DCI cuts affect Iowa casinos - KWWL - Eastern Iowa Breaking News, Weather, Closings

DCI cuts affect Iowa casinos

WATERLOO (KWWL) - After this week's announcement of budget cuts and layoffs in just about every state agency, some are beginning to speak out about the impact of those cuts.  The Department of Public Safety announced part of its cuts will include gaming enforcement officers stationed inside every Iowa casino.  Gaming enforcement agents with the Division of Criminal Investigation are the primary law enforcement agency at the casinos.  Their mission is to conduct background checks into every employee hired at that casino and maintain the integrity of the games played there.  There's concern that could slip if layoffs are made.

It's no secret.  In casinos, cameras are everywhere watching what goes on.  It's the set of eyes watching those cameras that are critical to keeping it fair and safe.  In addition to casino security, most times there's a law enforcement agent from DCI with no ties to the casino watching it all.

"We have specialized training on table games. Many of our agents can deal the games better than those in the industry. we know how to look for cheats, scammers, fraudulent activity in regards to the cage," said Special Agent-in-Charge Robert Winchell.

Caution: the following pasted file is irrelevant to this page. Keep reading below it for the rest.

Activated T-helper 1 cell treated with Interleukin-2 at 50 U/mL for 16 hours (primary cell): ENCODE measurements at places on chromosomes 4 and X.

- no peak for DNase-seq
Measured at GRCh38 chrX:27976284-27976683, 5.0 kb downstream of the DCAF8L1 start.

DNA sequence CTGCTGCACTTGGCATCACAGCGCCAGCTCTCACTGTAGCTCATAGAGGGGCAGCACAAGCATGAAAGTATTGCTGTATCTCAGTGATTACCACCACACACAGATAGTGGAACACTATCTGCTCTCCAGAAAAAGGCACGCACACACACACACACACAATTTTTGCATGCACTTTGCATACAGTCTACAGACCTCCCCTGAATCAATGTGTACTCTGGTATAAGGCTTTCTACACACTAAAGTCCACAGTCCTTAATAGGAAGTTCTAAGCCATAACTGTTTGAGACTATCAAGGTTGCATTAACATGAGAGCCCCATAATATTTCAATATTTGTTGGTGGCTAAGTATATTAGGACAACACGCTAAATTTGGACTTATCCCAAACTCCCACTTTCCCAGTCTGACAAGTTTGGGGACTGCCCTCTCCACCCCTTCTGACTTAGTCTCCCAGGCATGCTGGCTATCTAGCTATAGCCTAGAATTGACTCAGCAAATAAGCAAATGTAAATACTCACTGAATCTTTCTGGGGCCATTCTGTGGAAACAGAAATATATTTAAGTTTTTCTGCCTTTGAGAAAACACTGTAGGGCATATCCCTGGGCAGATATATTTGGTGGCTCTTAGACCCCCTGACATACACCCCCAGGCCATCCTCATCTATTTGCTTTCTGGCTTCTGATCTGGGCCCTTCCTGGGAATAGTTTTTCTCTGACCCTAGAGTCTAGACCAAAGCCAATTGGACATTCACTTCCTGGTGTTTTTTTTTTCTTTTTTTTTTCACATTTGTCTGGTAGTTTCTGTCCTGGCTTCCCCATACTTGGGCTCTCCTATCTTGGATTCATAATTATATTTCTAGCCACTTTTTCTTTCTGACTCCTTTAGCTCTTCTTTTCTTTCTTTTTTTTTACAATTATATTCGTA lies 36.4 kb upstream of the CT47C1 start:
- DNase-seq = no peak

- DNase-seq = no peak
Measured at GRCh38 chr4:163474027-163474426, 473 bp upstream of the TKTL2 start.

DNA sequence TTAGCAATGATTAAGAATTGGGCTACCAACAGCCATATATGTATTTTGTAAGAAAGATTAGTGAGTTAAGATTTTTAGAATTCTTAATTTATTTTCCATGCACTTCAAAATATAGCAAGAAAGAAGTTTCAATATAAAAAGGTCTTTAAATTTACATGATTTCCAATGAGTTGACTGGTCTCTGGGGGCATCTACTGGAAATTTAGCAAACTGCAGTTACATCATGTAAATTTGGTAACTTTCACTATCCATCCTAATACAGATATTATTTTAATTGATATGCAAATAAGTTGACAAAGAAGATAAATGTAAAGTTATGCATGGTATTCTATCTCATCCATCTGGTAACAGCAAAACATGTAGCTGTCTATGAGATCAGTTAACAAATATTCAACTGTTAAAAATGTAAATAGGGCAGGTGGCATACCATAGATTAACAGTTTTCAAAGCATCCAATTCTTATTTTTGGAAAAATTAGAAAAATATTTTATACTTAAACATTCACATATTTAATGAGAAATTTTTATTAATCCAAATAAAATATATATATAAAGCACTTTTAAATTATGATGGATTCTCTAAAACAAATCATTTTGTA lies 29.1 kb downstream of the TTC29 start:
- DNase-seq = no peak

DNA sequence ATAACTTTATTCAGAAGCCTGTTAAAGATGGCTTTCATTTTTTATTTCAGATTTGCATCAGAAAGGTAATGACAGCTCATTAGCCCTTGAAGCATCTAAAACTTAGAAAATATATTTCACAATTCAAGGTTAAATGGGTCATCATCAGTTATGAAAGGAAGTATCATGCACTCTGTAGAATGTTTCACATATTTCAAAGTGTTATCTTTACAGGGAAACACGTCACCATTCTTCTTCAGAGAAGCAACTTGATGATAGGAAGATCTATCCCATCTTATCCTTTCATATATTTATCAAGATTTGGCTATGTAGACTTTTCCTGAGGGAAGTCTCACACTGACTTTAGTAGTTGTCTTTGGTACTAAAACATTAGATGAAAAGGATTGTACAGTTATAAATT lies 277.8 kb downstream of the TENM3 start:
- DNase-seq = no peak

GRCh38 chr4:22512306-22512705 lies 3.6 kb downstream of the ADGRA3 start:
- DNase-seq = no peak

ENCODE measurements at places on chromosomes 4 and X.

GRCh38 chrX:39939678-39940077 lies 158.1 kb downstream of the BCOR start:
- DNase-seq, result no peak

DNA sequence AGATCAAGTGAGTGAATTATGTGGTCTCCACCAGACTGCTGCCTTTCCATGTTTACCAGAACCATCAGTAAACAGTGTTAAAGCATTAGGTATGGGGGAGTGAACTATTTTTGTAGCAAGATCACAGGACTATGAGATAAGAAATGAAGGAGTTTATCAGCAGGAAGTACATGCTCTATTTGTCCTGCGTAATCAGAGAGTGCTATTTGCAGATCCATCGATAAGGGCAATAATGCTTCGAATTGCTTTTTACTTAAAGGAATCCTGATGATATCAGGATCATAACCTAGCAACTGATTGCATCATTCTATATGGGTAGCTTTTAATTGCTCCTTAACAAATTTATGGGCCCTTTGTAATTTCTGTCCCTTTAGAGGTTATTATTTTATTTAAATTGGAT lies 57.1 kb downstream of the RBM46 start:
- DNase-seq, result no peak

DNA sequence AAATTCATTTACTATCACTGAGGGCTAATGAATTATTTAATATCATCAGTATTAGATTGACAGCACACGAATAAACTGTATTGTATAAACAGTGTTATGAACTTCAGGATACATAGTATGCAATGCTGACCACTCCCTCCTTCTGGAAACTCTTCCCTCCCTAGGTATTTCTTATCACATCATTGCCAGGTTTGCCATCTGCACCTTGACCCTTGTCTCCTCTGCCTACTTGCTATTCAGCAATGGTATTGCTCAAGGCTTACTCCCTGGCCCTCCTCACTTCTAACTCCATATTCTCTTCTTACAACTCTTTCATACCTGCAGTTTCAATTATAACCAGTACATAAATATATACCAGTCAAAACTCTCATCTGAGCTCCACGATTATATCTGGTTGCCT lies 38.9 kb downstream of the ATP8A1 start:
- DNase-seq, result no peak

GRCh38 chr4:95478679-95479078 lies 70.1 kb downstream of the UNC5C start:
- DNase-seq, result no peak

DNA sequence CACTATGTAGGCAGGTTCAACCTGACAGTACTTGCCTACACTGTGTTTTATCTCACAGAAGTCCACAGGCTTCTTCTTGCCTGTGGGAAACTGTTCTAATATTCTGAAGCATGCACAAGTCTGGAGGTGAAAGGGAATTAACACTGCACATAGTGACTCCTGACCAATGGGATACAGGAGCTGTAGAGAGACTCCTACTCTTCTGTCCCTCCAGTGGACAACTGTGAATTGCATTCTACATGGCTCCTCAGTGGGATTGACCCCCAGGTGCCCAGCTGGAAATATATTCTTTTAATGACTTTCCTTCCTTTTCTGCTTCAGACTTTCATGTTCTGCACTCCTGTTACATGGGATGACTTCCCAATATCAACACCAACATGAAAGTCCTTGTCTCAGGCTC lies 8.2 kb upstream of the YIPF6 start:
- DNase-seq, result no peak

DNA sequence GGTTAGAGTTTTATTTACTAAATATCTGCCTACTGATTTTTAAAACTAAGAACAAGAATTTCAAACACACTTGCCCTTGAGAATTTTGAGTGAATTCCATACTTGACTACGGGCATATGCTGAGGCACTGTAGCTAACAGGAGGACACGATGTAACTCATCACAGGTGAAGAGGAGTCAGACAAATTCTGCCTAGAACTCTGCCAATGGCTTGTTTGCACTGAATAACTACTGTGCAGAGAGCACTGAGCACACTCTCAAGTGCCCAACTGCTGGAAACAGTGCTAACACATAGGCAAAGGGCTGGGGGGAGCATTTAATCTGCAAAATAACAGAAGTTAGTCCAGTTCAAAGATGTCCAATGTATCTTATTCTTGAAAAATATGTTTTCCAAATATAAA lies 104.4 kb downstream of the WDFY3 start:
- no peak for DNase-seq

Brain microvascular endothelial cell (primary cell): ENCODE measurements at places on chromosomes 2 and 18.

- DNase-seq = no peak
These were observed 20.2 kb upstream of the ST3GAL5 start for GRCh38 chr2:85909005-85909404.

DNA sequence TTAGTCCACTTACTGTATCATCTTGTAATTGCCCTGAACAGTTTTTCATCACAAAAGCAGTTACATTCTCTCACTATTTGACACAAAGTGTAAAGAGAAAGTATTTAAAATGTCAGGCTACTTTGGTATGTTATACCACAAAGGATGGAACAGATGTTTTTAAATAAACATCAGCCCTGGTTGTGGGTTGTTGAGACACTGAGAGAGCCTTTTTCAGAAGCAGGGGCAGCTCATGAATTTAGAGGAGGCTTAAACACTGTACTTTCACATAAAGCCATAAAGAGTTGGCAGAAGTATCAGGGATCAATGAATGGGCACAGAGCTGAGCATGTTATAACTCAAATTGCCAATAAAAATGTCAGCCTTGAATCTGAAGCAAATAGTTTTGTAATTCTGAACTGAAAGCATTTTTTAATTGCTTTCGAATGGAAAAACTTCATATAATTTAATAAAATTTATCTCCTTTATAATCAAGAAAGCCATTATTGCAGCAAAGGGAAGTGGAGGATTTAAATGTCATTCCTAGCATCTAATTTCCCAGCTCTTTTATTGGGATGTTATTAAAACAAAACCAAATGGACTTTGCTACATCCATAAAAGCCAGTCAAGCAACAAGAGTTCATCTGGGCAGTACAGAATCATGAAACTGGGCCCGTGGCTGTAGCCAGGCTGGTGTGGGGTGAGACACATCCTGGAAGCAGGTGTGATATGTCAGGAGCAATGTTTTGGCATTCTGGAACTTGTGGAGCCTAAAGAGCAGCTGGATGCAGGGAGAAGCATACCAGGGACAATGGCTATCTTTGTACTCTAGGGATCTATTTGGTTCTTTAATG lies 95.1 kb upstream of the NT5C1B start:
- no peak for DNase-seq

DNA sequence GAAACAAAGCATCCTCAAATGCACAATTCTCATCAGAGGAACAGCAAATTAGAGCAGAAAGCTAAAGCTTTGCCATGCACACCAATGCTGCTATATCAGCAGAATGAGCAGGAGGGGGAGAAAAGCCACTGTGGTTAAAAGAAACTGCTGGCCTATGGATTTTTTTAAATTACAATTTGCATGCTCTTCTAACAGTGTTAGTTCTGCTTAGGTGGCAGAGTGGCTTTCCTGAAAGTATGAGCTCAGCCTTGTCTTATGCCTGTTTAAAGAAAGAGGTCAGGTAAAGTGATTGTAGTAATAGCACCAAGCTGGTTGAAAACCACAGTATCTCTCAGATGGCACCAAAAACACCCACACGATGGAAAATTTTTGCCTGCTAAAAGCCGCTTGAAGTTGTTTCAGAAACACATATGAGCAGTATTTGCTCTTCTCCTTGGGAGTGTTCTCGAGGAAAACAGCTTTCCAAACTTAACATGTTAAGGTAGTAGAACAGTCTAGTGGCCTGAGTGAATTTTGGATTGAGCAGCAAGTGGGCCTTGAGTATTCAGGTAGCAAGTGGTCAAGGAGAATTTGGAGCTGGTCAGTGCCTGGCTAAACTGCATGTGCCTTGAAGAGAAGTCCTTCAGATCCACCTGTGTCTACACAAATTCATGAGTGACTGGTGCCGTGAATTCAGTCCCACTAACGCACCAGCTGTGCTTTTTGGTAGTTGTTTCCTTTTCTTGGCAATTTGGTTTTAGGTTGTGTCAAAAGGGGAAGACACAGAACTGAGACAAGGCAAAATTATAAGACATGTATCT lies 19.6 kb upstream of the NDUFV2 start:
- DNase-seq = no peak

Gaming enforcement agents also conduct background checks for workers.  Winchell says Iowa is more thorough than most other states.

"If you make it through the background process in the state of Iowa, we should be giving people a card and they could take that in other jurisdictions in the country because it's saying something," said Winchell.

Winchell is in charge of DCI gaming enforcement agents in Dubuque and Marquette.  He says there are currently 14 on staff.  Two could lose their jobs under the budget cuts.

"Iowa has done a very good job of regulating the business, monitoring the business. If we take a step backwards and pull some of the law enforcement out of the facilities, I think it could jeopardize the integrity of the industry in the long run," said Winchell.

In addition to DCI agents on site, there are gaming commission representatives on site as well.  However, they can't enforce laws only gaming commission rules.  The Department of Public Safety says 20 gaming enforcement officers would lose their jobs due to budget cuts with 13 officers being paid through other funding sources.  It would mean a savings of $1.4 million to the general fund.

Online Reporter:  Bob Waters

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